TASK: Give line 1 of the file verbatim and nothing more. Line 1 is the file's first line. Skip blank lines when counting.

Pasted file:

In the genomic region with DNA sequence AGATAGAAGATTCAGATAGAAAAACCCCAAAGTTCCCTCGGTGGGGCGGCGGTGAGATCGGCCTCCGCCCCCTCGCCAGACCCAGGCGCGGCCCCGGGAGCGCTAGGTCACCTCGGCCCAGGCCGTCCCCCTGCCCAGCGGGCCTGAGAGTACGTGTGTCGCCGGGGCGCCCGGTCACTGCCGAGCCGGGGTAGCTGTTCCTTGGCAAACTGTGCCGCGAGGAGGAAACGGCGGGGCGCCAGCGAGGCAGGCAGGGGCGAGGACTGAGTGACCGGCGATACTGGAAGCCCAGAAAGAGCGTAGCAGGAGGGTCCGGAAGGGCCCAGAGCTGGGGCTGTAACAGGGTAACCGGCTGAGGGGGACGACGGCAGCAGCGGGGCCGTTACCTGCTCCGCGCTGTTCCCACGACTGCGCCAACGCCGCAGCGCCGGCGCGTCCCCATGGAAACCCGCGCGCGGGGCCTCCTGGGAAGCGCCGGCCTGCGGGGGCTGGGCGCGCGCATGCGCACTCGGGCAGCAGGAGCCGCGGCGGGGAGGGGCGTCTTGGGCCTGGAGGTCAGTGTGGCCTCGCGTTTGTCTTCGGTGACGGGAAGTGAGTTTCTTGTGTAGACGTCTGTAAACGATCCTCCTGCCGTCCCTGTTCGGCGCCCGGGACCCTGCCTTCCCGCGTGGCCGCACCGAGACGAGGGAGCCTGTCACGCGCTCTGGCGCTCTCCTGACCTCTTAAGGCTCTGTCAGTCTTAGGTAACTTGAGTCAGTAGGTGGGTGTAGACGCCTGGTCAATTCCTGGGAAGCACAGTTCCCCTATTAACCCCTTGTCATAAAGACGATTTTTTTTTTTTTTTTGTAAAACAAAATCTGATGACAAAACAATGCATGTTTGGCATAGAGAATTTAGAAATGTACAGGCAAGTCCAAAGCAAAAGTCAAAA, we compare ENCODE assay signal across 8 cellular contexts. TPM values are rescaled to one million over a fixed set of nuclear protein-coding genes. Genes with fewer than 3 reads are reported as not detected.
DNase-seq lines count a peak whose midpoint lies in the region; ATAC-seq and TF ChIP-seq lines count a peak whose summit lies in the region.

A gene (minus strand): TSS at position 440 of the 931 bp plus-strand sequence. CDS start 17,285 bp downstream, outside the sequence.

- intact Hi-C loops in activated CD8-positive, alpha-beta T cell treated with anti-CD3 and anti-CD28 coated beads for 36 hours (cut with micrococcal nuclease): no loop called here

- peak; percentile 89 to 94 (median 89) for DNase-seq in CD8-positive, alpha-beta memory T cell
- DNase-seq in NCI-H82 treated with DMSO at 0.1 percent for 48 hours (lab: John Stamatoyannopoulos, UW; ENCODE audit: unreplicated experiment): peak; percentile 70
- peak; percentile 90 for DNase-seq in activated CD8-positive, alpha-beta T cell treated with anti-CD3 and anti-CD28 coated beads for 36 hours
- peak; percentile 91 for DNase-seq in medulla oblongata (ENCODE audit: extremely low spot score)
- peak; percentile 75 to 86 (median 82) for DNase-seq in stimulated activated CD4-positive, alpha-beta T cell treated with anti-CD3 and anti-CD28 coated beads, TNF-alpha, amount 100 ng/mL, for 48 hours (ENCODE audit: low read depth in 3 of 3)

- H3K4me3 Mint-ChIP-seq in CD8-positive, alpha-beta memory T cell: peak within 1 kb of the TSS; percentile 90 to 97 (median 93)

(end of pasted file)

In the genomic region with DNA sequence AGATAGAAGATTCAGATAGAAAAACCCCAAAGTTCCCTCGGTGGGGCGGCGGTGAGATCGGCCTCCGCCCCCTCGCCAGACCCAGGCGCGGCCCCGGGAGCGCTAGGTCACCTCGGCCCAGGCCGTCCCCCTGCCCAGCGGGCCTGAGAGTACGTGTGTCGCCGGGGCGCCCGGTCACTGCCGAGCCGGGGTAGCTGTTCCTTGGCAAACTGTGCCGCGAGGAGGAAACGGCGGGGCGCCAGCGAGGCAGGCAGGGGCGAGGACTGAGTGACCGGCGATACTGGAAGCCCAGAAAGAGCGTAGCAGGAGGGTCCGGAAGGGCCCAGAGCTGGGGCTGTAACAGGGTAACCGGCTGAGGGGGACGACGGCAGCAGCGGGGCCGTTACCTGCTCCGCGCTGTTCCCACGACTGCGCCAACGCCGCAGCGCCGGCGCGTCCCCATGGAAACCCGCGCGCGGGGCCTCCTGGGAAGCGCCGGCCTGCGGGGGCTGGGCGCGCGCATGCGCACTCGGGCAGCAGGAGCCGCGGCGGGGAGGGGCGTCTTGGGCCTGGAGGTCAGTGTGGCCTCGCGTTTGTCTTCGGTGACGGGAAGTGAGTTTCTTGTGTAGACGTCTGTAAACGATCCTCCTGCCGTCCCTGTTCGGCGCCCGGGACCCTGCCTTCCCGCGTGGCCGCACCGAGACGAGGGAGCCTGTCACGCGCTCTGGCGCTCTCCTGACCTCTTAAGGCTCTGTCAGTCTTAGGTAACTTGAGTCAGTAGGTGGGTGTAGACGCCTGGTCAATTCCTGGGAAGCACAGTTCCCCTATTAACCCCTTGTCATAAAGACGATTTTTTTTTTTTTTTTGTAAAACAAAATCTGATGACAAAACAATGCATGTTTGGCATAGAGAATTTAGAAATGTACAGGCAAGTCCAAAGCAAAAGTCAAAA, we compare ENCODE assay signal across 8 cellular contexts. TPM values are rescaled to one million over a fixed set of nuclear protein-coding genes. Genes with fewer than 3 reads are reported as not detected.